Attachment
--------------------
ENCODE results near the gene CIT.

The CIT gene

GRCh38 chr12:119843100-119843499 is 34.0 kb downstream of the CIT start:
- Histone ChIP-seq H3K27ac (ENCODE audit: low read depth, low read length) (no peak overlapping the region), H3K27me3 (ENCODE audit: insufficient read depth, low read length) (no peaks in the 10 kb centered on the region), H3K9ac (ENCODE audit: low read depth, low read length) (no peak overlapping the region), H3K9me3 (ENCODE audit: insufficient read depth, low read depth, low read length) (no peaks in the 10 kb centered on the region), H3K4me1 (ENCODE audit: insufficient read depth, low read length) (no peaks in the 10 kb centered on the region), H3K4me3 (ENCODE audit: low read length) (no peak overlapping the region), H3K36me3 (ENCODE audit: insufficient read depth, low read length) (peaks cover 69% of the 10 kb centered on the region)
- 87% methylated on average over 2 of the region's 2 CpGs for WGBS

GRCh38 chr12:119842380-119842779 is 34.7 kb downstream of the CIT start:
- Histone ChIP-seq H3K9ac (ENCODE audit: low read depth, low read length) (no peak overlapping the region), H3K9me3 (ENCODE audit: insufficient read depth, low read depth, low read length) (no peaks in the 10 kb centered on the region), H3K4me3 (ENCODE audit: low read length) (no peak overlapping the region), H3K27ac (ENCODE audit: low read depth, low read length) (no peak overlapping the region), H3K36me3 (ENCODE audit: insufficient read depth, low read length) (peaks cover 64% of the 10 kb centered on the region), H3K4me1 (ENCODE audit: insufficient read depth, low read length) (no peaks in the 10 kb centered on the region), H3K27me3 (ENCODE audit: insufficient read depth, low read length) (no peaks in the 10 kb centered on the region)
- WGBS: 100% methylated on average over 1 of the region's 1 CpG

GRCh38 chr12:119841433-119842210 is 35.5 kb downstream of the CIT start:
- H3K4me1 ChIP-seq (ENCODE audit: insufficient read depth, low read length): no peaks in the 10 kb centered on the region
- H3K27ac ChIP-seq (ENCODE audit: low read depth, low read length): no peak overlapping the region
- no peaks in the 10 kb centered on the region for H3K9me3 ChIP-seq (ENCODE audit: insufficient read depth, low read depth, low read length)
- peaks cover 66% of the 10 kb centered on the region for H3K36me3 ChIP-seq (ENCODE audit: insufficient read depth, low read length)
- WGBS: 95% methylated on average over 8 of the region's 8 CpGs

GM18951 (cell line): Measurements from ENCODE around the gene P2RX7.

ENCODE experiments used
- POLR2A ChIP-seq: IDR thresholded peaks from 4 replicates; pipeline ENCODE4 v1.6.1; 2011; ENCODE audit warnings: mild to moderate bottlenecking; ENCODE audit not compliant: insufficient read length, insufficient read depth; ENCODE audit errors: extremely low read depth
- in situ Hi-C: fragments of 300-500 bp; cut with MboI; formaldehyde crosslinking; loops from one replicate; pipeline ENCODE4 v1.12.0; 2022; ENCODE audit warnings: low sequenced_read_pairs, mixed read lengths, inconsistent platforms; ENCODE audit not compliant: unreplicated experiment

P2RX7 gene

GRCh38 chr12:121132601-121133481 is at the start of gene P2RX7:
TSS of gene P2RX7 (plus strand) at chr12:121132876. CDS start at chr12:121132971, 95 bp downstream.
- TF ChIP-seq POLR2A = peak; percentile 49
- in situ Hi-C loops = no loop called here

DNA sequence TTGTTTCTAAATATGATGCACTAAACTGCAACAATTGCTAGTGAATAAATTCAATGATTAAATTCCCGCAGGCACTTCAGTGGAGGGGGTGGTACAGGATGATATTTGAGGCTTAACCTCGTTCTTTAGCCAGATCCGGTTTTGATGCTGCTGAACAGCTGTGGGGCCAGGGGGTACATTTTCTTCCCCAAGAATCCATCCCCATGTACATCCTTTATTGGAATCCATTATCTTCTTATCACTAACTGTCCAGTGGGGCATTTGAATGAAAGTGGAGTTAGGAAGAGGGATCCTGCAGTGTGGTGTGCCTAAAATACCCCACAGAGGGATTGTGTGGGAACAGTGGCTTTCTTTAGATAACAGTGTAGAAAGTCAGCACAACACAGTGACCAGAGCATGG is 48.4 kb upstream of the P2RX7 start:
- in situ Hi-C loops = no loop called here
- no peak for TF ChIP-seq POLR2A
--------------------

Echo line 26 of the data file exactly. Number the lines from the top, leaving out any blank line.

- no peak for TF ChIP-seq POLR2A